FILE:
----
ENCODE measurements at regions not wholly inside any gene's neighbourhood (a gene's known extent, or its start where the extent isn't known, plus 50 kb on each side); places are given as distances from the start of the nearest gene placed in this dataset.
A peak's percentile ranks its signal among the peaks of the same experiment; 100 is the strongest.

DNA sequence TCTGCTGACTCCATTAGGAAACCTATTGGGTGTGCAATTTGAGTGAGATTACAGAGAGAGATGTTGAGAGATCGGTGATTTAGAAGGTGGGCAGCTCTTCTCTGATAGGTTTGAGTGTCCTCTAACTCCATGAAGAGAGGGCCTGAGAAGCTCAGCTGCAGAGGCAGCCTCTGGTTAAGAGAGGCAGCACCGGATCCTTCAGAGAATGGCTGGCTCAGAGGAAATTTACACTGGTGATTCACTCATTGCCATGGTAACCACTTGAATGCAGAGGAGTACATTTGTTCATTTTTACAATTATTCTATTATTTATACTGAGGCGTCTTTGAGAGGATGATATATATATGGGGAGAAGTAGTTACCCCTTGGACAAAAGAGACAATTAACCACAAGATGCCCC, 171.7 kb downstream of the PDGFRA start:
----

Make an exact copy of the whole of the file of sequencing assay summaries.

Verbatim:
ENCODE measurements at regions not wholly inside any gene's neighbourhood (a gene's known extent, or its start where the extent isn't known, plus 50 kb on each side); places are given as distances from the start of the nearest gene placed in this dataset.
A peak's percentile ranks its signal among the peaks of the same experiment; 100 is the strongest.

DNA sequence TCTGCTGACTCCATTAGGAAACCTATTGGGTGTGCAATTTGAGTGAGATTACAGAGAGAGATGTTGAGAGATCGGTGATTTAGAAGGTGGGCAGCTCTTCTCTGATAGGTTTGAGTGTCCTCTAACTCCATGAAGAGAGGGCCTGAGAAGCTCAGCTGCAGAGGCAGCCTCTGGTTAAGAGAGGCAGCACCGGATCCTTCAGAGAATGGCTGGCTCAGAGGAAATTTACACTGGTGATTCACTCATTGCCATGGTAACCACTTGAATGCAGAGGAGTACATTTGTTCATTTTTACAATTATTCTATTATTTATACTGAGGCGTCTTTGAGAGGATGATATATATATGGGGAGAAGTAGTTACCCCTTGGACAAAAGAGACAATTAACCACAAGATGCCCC, 171.7 kb downstream of the PDGFRA start: